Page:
The World Has Become Obdurate
There is a perfect word that describes the current condition of governments and consumers around the world today. The word is obdurate, and it means to be stubbornly persistent in wrongdoing.
The word comes to mind when witnessing the renewed enthusiasm of central banks to re-inflate old asset bubbles and to endlessly debase their currencies with the misguided belief that inflation will engender sustainable economic growth. In the case of the Fed, it has so far to date made at least three QE efforts and six years of ZIRP to achieve this goal. But what it has actually achieved is to create asset bubbles and render the nation insolvent. Governments have failed to grow economies in any viable manner. But today's central bankers have become the very embodiment of the word obdurate, as they stubbornly persist in the effort to pursue inflation as a panacea, despite all available evidence that it will fail to achieve their desired results.
Leading the way on this front is Japan, perhaps the paragon of obdurate thought and action. Abysmal GDP numbers produced by Japan's economy has brought the nation back into an official recession for the second time in past two years. This should have served as a wakeup call, proving Abenomics and its three Keynesian arrows failed to hit their target. However, Abe and his cohorts at the BOJ are not about to let the facts get in the way of their borrowing and printing fairy tale. On the contrary, Prime Minister Abe has stated he is now more convinced than ever to aggressively pursue the dangerous course of deficit spending and currency debasement; and clearly will not stop until Japan is in full-blown currency crisis.
Amusingly, Paul Krugman has emerged as Abe's chief champion and apologist, proposing Europe follow in Abe's footsteps. He suggests that, "Europe needs something like Abenomics only Abenomics, I think, is falling short, so they need something really aggressive in Europe." As if the problem with Abenomics is only in its failure to be bold and audacious enough!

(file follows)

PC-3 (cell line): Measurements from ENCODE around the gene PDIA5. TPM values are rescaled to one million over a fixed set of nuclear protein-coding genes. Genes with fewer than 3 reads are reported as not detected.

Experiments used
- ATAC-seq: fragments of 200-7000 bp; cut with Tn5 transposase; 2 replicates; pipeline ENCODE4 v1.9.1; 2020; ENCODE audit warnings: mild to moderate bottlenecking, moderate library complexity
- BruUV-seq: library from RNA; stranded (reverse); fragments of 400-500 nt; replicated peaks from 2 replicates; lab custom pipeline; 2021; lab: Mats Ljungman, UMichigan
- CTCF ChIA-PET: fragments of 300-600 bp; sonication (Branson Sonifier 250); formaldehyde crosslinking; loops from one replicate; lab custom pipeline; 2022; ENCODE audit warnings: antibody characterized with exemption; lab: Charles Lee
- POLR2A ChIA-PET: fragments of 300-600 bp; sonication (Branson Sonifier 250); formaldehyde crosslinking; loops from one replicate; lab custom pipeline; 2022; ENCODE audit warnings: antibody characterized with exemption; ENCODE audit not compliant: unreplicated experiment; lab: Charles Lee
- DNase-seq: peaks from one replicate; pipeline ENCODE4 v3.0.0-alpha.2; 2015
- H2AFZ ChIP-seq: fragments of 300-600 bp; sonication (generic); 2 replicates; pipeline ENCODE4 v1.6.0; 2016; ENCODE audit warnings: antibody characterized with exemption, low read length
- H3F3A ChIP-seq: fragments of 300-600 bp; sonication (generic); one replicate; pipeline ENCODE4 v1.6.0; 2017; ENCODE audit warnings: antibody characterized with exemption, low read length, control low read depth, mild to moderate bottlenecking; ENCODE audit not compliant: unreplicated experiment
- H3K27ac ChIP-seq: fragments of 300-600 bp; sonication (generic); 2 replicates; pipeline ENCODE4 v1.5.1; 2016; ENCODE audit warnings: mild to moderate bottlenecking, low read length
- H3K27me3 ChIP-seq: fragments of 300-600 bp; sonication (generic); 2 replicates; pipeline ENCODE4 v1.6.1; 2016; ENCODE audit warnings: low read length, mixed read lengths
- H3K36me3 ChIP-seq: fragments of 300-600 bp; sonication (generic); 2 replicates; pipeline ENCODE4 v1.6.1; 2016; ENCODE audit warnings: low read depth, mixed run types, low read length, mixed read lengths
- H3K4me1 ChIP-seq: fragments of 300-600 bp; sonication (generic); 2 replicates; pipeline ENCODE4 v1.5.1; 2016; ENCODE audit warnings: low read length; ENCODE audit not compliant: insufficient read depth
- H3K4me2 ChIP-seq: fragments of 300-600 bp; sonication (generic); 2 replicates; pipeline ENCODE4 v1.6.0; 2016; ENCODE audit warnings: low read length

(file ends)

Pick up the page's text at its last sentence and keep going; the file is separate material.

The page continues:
Spanning the globe, we have China, whose local government debt levels have soared to almost $3 trillion (up 70%) in less than three years. Yet, despite the fact that its municipal debt is spiraling out of control, the People's Bank of China recently cut interest rates -- perhaps to encourage the building of additional empty cities.
Following through with this specious reasoning, the Keynesians might suggest that Japan can exit its recession by starting a pretend war with China--blowing up some of its empty cities so China has a great excuse to rebuild them, thus making the communist nation's predetermined GDP easier to achieve. I am sure this will be mentioned in Paul Krugman's next op-ed.
Unfortunately, America is far from immune to this world-wide obdurate behavior. Let's start first with the U.S. investor, whom the Fed has once again left starving for yield. They are back to pursuing high-yielding investment vehicles whose risks they overlook with alacrity. Rabid speculation now abounds in Treasuries, municipal bonds, leveraged loans, student debt, collateralized loan obligations, et al.
Take Master Limited Partnerships (MLPs) in the oil service industry for instance. With bond yields at historic lows, MLPs have been averaging 6.7 percent. That's an extremely tempting yield. However, what investors fail to realize is these investments are tied more to the commodity price than they were led to believe. If oil stays below $80 a barrel for a protracted period of time, many of these MLP's will stop paying that sizable dividend and will therefore substantially decrease in market value.